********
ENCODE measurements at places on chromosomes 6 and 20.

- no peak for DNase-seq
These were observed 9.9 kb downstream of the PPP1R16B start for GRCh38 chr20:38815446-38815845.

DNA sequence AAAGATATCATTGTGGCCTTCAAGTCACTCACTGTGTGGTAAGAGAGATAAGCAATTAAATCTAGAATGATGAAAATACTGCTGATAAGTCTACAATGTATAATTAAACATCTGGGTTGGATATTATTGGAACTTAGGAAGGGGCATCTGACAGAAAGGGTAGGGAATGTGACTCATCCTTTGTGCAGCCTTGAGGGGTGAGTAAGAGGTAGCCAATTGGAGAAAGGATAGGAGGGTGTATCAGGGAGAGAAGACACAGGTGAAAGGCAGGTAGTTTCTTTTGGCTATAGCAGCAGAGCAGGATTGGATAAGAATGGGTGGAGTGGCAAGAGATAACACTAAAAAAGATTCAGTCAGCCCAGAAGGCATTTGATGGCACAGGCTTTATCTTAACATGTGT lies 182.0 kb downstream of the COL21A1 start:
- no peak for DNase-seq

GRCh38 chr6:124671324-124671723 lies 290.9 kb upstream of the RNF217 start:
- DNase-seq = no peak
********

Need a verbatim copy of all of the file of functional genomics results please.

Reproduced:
ENCODE measurements at places on chromosomes 6 and 20.

- no peak for DNase-seq
These were observed 9.9 kb downstream of the PPP1R16B start for GRCh38 chr20:38815446-38815845.

DNA sequence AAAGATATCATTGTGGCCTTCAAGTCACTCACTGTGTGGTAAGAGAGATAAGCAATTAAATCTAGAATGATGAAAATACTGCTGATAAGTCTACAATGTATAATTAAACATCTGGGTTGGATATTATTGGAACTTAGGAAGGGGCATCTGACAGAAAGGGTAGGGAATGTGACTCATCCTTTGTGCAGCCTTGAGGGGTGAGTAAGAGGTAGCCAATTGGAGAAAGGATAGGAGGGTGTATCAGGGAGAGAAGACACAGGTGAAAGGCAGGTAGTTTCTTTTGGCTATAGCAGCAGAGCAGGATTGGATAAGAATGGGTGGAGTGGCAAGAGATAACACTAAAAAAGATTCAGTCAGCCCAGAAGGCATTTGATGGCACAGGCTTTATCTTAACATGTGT lies 182.0 kb downstream of the COL21A1 start:
- no peak for DNase-seq

GRCh38 chr6:124671324-124671723 lies 290.9 kb upstream of the RNF217 start:
- DNase-seq = no peak